I'm here to kick ass and chew bubble gum,and I'm all outta gum.

Thursday, January 3, 2013

Specialist Trakker of...G.I. Joe?

Today I have yet another toy that I won from Eric over at Toyriffic.



 Specialist Trakker is actually Matt Trakker from the M.A.S.K. toyline, reworked for the G.I. Joe universe. If you don't know what M.A.S.K. is, then go to The M.A.S.K. Page, and lose yourself for a couple of days.  Basically, M.A.S.K. was a toy line that featured vehicles that were filled to the brim with weapons, and would transform with the push of a button. They all came with figures that wore hi-tech masks that had special abilities. The biggest selling point for me were that all the vehicles looked normal until you activated their action features.The vehicles were also in scale with each other, as well as the figures they came with. It was an amazing toy line, and I wish I'd owned more of them.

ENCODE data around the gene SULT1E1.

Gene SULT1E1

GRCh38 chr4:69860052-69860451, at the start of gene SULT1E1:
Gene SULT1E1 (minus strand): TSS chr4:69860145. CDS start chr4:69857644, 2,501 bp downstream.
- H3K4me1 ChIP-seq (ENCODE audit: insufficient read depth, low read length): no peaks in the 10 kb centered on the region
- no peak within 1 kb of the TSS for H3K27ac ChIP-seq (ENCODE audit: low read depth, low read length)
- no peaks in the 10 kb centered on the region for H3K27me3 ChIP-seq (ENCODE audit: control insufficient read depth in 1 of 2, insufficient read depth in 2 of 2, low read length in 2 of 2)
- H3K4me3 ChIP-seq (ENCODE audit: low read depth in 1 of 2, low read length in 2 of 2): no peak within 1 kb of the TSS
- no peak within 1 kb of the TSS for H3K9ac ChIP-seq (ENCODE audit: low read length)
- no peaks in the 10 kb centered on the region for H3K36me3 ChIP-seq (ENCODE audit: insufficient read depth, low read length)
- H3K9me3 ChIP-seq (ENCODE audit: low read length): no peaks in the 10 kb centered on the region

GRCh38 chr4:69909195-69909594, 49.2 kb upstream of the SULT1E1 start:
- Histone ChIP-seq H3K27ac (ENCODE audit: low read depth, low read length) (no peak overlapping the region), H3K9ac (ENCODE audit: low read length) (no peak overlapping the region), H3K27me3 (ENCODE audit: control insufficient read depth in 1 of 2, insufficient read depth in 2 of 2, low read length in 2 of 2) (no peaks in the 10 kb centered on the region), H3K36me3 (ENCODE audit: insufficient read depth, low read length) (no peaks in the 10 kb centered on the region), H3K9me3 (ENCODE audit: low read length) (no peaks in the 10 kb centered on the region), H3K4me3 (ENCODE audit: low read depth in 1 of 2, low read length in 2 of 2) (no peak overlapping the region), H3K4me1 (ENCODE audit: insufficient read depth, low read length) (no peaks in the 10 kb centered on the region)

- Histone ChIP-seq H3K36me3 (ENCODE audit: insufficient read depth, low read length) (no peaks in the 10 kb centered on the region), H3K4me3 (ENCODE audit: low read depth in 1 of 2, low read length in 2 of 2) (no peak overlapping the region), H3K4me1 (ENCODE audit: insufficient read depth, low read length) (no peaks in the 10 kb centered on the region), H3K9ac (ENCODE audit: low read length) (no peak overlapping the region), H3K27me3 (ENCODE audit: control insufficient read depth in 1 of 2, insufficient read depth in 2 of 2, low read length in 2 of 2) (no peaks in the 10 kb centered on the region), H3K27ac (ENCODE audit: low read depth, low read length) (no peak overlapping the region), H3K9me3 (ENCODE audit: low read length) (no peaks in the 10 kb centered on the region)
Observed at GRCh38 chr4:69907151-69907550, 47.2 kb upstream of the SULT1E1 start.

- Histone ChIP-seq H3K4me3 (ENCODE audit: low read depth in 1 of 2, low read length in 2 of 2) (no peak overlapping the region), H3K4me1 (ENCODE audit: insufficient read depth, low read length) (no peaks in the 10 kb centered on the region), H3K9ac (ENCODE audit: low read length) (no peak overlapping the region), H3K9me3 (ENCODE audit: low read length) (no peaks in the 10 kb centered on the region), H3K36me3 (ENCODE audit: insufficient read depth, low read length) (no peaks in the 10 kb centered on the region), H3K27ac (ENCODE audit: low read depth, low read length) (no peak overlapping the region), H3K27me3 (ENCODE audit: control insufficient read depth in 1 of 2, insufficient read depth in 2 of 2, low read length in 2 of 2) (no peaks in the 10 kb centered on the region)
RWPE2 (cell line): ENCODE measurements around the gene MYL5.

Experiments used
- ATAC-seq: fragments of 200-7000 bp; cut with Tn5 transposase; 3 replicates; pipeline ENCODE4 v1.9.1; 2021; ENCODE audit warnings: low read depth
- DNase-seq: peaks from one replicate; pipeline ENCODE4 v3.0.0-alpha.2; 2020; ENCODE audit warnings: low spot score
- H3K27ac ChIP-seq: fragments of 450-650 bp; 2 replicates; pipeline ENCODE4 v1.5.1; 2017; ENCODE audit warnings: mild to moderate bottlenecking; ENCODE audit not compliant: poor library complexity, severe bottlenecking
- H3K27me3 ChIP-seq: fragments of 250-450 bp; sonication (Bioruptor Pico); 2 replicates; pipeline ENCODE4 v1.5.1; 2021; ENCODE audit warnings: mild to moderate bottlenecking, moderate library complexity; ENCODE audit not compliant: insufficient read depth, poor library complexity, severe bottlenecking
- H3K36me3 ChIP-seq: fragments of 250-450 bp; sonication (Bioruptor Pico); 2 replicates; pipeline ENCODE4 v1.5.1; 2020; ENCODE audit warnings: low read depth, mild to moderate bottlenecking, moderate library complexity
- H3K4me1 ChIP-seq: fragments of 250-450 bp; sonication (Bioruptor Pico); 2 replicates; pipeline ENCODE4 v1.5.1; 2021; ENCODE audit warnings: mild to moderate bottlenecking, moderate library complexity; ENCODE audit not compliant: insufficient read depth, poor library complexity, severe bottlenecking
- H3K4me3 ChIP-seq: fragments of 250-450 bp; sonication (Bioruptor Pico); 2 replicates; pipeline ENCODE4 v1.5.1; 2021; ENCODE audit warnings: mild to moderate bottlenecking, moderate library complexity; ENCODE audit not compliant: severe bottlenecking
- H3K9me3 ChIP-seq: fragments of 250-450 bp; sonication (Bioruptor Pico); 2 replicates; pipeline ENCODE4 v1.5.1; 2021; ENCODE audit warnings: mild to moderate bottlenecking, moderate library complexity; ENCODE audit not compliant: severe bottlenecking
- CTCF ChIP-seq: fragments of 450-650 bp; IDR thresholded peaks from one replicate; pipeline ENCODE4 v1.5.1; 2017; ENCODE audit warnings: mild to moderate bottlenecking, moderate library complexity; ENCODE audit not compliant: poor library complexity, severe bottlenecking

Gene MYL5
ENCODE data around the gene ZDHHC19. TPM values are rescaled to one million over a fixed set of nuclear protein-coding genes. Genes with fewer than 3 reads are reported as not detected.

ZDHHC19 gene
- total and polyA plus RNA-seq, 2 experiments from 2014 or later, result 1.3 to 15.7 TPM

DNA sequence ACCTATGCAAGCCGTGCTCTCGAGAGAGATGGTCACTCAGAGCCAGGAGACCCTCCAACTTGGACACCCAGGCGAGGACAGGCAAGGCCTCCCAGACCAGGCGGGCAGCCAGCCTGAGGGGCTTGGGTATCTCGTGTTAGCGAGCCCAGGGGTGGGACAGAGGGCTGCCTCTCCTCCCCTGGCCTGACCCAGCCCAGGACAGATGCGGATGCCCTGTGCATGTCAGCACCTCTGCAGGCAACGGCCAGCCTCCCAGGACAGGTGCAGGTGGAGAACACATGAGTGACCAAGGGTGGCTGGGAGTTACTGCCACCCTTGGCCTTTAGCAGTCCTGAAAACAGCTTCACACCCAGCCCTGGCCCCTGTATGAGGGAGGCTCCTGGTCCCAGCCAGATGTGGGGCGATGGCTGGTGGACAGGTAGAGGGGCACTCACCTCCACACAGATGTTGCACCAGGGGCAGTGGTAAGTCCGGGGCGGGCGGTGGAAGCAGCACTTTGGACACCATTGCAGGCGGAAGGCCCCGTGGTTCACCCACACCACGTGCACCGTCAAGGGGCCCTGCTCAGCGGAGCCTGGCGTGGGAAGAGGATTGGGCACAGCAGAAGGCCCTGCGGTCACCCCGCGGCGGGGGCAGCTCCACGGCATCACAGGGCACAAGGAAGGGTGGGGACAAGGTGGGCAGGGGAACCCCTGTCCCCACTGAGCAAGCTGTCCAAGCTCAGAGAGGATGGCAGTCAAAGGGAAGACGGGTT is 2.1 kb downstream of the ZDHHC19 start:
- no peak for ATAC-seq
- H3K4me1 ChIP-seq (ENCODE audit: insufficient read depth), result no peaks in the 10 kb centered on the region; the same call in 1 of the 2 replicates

This has to be one of the most serious action figures I've ever seen. Most figures have a neutral expression on their face, but Trakker here looks like someone just insulted his mother for the last time. That's the sort of face that could be the last thing you see if you're in the wrong place at the wrong time. I've actually read complaints on some message boards, that the sculpt and likeness on this figure are off. In my mind, that's coming from people that just like to nitpick. The fact that this figure was even made should be enough to make any critic shut their pie hole.


Specialist (Matt) Trakker also comes with a helicopter backpack that originally belonged to Annihilator from the original G.I. Joe toy line. The only difference is that Hasbro customized it with the same color scheme from Condor, a M.A.S.K. vehicle that changed from a motorcycle...to a helicopter. See what they did there?